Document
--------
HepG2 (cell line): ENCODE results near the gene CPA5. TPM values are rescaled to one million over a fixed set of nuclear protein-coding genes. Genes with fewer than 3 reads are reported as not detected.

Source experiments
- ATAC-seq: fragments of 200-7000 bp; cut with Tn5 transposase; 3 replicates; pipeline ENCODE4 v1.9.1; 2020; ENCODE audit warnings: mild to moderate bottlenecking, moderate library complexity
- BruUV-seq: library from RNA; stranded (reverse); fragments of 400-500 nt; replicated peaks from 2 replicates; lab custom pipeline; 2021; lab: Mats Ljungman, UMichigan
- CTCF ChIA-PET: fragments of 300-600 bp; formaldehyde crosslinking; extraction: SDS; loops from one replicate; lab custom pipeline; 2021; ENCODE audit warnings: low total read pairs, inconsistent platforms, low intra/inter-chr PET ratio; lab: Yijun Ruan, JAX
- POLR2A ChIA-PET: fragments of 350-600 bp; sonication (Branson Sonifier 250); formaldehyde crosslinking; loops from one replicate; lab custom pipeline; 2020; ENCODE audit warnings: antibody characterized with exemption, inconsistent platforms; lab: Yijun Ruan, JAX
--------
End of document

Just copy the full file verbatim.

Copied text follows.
HepG2 (cell line): ENCODE results near the gene CPA5. TPM values are rescaled to one million over a fixed set of nuclear protein-coding genes. Genes with fewer than 3 reads are reported as not detected.

Source experiments
- ATAC-seq: fragments of 200-7000 bp; cut with Tn5 transposase; 3 replicates; pipeline ENCODE4 v1.9.1; 2020; ENCODE audit warnings: mild to moderate bottlenecking, moderate library complexity
- BruUV-seq: library from RNA; stranded (reverse); fragments of 400-500 nt; replicated peaks from 2 replicates; lab custom pipeline; 2021; lab: Mats Ljungman, UMichigan
- CTCF ChIA-PET: fragments of 300-600 bp; formaldehyde crosslinking; extraction: SDS; loops from one replicate; lab custom pipeline; 2021; ENCODE audit warnings: low total read pairs, inconsistent platforms, low intra/inter-chr PET ratio; lab: Yijun Ruan, JAX
- POLR2A ChIA-PET: fragments of 350-600 bp; sonication (Branson Sonifier 250); formaldehyde crosslinking; loops from one replicate; lab custom pipeline; 2020; ENCODE audit warnings: antibody characterized with exemption, inconsistent platforms; lab: Yijun Ruan, JAX